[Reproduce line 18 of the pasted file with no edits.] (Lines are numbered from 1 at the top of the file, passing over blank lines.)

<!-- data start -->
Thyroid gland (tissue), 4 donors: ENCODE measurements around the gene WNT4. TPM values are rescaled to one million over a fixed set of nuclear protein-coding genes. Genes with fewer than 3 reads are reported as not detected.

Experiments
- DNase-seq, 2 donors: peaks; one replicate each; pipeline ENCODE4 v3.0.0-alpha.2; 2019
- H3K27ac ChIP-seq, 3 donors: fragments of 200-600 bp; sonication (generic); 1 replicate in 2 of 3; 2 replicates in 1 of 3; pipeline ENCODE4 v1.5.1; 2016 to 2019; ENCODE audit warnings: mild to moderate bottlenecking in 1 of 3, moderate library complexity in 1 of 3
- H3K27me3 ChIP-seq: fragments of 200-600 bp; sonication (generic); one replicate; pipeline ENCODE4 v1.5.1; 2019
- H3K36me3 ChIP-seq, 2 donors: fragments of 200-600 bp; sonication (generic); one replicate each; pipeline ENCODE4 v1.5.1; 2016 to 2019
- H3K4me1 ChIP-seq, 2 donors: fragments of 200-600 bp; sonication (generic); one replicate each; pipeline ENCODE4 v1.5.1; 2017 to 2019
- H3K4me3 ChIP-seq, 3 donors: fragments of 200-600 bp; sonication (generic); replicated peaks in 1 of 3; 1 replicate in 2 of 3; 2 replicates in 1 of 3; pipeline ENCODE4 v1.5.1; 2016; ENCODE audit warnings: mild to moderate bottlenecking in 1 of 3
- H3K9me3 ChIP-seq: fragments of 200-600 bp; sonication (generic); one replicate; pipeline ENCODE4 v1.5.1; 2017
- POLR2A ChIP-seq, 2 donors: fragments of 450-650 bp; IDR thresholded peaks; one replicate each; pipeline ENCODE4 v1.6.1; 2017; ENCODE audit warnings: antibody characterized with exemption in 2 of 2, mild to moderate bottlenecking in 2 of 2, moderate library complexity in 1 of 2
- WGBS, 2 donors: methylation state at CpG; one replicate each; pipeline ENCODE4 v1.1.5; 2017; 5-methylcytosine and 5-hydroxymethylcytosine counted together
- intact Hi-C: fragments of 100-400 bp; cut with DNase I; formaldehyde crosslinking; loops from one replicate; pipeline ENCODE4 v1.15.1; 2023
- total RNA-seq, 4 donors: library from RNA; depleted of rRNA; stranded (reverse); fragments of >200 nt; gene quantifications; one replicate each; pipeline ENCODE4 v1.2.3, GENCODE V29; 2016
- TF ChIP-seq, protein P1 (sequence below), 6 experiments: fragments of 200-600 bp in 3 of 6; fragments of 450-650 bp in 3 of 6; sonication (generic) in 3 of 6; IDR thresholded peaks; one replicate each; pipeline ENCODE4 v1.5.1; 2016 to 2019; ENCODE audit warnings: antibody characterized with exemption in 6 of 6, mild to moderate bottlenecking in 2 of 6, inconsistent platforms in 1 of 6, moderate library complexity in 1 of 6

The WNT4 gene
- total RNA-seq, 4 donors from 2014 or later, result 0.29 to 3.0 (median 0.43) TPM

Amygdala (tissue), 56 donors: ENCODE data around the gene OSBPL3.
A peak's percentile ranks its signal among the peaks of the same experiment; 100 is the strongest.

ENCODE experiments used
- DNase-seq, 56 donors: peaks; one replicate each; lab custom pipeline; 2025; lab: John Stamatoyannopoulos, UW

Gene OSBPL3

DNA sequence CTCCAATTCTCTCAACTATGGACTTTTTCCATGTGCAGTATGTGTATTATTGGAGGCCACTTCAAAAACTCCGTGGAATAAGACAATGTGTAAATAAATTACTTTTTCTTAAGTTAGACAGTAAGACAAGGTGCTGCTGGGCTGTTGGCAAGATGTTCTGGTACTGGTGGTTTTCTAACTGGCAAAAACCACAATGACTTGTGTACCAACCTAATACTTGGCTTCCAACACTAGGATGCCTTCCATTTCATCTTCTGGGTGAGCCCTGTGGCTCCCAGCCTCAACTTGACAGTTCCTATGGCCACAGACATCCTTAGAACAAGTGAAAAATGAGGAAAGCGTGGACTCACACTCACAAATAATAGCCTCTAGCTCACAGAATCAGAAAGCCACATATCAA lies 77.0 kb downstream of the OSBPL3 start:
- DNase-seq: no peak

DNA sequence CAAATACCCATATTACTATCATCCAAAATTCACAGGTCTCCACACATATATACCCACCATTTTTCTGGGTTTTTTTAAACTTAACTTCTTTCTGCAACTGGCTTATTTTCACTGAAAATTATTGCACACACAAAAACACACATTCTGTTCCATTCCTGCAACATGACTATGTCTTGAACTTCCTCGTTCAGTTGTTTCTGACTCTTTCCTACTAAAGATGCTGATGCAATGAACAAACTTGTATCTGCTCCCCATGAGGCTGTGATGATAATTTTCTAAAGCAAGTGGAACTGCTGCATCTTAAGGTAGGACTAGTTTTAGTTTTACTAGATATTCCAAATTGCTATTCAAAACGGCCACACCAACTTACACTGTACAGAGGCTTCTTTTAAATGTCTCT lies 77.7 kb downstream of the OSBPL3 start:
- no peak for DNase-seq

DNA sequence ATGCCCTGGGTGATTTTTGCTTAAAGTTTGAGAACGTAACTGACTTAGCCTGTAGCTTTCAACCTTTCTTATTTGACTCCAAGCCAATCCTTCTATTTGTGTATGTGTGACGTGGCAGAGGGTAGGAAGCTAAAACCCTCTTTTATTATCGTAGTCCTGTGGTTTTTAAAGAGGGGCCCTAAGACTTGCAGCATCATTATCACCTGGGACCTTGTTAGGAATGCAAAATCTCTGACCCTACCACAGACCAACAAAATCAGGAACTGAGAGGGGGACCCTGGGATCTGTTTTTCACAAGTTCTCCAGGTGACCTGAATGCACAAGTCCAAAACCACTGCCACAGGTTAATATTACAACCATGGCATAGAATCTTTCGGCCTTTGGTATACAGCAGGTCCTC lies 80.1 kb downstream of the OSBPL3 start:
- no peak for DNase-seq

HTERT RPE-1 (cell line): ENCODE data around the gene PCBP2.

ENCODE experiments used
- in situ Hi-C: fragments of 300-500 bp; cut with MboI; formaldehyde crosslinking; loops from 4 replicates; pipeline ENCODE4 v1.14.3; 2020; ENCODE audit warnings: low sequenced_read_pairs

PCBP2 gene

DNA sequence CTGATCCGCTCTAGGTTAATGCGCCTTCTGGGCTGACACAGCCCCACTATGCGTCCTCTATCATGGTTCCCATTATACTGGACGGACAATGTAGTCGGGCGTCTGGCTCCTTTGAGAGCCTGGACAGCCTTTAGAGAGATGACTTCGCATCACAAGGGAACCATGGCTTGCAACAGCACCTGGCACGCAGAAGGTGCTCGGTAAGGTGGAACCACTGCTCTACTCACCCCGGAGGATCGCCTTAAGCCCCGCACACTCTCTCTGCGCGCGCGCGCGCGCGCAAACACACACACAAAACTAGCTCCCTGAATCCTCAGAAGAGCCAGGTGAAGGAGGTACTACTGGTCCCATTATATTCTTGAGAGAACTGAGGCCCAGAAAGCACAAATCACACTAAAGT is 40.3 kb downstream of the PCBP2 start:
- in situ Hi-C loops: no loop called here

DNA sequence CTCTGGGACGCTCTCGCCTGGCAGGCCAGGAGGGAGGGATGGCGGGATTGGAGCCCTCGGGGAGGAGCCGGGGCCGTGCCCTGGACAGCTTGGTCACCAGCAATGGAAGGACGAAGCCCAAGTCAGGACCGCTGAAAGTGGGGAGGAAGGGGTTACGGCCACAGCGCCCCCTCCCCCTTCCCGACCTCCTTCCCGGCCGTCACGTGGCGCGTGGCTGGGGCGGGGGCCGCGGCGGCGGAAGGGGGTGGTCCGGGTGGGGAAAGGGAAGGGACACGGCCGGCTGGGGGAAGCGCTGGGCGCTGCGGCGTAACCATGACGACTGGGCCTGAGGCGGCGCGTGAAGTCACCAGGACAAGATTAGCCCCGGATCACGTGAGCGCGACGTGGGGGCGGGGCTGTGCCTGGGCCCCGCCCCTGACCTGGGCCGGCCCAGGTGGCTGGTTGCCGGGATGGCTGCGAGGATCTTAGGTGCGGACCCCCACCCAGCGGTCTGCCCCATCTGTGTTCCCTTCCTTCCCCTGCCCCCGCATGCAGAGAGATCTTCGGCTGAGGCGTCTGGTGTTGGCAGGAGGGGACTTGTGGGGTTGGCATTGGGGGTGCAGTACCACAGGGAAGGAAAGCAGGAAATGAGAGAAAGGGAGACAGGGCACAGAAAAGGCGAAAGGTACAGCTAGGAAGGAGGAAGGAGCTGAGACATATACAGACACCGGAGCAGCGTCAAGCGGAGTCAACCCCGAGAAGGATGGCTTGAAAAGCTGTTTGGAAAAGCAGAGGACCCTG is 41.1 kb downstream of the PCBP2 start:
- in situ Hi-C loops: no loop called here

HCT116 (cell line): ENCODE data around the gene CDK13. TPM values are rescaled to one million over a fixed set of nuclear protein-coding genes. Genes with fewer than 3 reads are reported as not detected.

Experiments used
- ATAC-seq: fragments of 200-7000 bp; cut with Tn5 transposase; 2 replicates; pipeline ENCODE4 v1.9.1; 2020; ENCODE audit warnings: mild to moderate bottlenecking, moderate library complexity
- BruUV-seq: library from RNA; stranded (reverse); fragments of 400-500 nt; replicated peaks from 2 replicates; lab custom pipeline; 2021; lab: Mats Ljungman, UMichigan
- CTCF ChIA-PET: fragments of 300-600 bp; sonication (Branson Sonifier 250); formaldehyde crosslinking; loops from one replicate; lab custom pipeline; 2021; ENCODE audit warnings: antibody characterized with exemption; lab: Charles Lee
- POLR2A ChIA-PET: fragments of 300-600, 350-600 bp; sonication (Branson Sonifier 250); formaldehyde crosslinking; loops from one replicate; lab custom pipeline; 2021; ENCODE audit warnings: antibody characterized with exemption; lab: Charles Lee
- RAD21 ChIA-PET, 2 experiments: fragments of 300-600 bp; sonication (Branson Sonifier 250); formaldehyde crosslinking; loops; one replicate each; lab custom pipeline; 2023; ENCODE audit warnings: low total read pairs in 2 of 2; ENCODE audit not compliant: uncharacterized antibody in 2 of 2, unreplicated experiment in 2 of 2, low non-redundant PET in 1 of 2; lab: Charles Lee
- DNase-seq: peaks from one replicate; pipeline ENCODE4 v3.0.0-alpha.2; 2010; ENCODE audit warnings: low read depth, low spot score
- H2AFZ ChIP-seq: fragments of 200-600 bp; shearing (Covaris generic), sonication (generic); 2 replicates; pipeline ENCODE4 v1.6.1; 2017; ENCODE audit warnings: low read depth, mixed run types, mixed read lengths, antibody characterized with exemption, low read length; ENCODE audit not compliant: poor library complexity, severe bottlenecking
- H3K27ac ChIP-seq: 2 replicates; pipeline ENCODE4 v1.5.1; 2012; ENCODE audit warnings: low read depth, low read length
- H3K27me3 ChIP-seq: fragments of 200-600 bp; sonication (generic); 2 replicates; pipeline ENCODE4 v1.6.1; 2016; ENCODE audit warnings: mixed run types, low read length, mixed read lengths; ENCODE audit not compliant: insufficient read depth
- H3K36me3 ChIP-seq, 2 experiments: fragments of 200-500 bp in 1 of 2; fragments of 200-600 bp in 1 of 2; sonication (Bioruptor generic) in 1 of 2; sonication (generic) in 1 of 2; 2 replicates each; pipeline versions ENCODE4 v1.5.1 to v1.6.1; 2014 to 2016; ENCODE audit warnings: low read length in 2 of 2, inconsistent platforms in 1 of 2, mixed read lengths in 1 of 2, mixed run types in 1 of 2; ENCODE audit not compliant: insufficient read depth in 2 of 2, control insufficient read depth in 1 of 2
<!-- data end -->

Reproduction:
A peak's percentile ranks its signal among the peaks of the same experiment; 100 is the strongest.